• Anonymous

    You seriously need to read “In a Sunburned Country” by Bill Bryson about Australia. You would love it–I was reading his part about drowning in the ocean while lying at the beach for the first time and was just dying laughing.

  • Anonymous

    Right?! I still wear SPF but sunshine just makes me happier!

  • Anonymous

    Haha I think I shall totally forsake fame for a quiet afternoon on the sand–no way would I want to swallow that much water! That guy was super lucky to live, and it really shows how dedicated Australian life savers are. Either way, I don’t want my mom to see me on TV that way!

  • Anonymous

    Very true! The beaches are definitely gorgeous.

  • An Irish backpacker got caught up in a rip off Coogee this week. She ended up being rescued by one of Australia’s most famous football players!! Could have been you! I much prefer non-Bondi beaches in Sydney.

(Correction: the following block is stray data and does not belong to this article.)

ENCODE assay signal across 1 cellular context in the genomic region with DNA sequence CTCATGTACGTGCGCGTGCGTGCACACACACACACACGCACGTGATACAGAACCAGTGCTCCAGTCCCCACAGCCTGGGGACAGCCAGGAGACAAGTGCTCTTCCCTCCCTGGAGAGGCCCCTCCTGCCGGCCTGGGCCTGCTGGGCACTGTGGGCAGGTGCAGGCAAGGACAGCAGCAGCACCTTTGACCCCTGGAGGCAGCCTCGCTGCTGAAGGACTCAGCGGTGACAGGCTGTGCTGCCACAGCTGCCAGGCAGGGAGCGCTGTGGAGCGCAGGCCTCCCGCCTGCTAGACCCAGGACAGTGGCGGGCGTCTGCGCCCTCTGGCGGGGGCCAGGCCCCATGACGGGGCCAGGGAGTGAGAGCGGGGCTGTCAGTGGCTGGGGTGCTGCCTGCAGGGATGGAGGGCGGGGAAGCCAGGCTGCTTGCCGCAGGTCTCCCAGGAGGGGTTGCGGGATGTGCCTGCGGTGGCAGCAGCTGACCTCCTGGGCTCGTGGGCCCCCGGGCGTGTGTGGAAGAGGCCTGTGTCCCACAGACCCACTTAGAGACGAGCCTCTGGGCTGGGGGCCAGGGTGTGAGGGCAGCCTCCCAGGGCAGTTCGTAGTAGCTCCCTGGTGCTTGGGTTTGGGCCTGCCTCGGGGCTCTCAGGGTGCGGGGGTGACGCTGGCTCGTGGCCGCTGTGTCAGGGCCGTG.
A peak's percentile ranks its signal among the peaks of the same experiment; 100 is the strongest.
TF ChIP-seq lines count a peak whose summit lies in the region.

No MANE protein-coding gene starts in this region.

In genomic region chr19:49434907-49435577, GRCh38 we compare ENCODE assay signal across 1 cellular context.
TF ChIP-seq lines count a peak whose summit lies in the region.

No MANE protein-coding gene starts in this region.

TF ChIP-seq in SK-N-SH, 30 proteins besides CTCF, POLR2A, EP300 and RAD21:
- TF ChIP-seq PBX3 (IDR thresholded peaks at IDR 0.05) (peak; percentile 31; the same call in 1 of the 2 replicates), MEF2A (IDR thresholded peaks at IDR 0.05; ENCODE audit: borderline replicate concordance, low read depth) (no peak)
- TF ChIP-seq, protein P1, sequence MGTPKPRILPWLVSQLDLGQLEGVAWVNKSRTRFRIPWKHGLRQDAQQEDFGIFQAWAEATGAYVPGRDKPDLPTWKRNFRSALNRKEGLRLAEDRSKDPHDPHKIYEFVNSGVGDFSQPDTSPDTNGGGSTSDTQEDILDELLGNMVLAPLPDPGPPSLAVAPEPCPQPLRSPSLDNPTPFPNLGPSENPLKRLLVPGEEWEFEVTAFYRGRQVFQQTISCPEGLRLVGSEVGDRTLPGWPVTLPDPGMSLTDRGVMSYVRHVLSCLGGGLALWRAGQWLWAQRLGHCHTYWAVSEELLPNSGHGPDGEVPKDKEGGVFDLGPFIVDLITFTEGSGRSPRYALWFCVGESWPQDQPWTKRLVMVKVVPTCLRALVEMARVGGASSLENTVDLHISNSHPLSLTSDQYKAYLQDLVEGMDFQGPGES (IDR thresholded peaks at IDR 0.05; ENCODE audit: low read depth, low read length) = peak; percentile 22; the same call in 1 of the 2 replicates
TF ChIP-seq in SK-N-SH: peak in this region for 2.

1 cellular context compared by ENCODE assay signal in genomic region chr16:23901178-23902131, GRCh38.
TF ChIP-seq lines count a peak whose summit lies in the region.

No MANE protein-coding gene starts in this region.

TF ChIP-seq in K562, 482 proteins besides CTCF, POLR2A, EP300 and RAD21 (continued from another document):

• Wifeyofaroadie

    Hey Christine, really enjoyed this! Didn’t spend much time at Bondi either when I was there but I did like Sydney Harbour and Manly Harbour Village. Check out my post at wifeyofaroadie.com. You crack me up! I’ll give you a follow on Twitter.

    Wifey of a Roadie – Out!

  • be sure to get to some other beaches in australia. byron bay maybe?
    sweet pics though. the clouds look volatile.

  • Choco_mademoiselle

    nice pictures :) I’m glad you at least got a nice tan!
    have fun!
    angie_cro

  • Wow so much that I would have missed especially about how to swim in the rip tide. Not with swimming with sharks! Cross that off the bucket list and find a new beach.

  • I did know that I am supposed to swim parallel to the beach if caught in a riptide but stay calm?? Yea sure! I think I’ll settle for a tan too.

  • I’ve been in Manly for the last week and have been too scared to swim because of the massive waves and rips and I’m a strong swimmer! You might find the west coast beaches are more to your liking. The water is much, much calmer, especially if you go early in the morning before the sea breeze comes in, and there are a fewer people around so little chance of theft. The water is cleaner too. :)

  • Anonymous